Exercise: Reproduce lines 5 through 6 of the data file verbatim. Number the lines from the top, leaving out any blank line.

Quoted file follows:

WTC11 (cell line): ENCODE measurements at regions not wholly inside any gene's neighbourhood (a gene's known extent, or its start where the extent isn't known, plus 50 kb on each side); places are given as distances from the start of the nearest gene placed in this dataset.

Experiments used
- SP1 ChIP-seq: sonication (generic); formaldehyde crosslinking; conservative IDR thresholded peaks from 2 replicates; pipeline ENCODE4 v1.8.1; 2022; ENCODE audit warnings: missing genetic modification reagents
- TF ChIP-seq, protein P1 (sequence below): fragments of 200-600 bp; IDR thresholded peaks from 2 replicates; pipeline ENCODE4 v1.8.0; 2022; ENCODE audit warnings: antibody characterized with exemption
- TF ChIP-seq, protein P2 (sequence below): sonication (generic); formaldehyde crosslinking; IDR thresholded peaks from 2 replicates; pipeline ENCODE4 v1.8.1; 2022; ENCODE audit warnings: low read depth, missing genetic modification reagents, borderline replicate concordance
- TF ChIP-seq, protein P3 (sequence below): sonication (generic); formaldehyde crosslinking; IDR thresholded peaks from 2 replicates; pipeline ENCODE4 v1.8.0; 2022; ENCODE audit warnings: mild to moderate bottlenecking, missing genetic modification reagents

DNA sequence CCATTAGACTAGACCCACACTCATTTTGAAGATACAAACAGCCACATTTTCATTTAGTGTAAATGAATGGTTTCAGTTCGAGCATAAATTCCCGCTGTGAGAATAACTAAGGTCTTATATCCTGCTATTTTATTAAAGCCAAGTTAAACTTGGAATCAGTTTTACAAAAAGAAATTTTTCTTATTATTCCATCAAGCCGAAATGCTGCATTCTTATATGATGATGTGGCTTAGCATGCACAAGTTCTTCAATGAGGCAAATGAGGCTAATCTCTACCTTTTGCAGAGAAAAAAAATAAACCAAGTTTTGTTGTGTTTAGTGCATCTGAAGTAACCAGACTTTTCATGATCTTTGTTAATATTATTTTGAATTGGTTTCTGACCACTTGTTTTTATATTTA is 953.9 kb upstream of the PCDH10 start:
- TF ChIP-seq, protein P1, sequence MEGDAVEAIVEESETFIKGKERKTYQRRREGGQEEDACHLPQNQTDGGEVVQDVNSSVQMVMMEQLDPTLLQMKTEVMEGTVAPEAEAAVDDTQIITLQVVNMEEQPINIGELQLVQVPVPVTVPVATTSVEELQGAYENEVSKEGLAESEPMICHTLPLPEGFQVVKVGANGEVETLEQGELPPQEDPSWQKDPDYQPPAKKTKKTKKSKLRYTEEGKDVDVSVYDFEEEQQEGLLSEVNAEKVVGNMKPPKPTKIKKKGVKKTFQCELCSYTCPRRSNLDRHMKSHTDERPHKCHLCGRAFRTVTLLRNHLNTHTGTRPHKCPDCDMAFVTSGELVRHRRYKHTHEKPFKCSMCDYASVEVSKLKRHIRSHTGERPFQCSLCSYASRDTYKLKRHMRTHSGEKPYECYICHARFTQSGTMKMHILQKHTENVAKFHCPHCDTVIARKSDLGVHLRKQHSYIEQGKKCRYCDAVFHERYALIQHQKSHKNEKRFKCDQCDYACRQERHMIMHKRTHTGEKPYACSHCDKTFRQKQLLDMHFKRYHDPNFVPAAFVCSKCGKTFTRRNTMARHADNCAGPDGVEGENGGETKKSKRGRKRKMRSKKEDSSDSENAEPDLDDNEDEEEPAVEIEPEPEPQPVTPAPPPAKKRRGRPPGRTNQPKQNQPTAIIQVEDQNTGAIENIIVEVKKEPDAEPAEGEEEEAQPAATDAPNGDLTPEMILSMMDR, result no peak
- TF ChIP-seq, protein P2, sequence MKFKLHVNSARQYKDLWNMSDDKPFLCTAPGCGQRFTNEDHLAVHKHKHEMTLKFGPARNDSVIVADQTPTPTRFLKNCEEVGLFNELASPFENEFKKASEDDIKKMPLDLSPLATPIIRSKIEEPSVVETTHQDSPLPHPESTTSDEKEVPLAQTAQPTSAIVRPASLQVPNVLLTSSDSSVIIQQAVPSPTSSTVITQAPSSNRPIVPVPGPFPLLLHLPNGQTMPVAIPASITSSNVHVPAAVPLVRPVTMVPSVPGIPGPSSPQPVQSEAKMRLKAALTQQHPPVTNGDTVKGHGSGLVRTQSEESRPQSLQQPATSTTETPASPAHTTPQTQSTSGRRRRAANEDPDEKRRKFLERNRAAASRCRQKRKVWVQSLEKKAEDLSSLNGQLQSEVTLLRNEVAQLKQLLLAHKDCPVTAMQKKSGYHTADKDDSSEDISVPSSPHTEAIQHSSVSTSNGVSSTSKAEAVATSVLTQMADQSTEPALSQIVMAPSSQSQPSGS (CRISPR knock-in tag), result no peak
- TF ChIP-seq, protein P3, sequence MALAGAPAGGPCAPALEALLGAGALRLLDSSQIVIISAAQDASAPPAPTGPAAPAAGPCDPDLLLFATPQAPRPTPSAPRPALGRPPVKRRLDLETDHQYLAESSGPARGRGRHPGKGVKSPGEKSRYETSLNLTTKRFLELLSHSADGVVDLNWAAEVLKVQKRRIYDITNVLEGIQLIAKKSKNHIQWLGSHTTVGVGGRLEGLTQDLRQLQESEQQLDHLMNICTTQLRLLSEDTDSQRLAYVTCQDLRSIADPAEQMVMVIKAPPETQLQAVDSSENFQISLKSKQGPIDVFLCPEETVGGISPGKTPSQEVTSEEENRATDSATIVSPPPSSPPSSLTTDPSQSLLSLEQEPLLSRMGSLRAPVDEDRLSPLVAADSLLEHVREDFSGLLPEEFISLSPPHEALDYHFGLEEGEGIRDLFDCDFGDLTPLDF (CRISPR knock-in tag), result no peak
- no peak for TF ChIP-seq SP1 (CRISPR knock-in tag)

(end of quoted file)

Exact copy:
- TF ChIP-seq, protein P2 (sequence below): sonication (generic); formaldehyde crosslinking; IDR thresholded peaks from 2 replicates; pipeline ENCODE4 v1.8.1; 2022; ENCODE audit warnings: low read depth, missing genetic modification reagents, borderline replicate concordance
- TF ChIP-seq, protein P3 (sequence below): sonication (generic); formaldehyde crosslinking; IDR thresholded peaks from 2 replicates; pipeline ENCODE4 v1.8.0; 2022; ENCODE audit warnings: mild to moderate bottlenecking, missing genetic modification reagents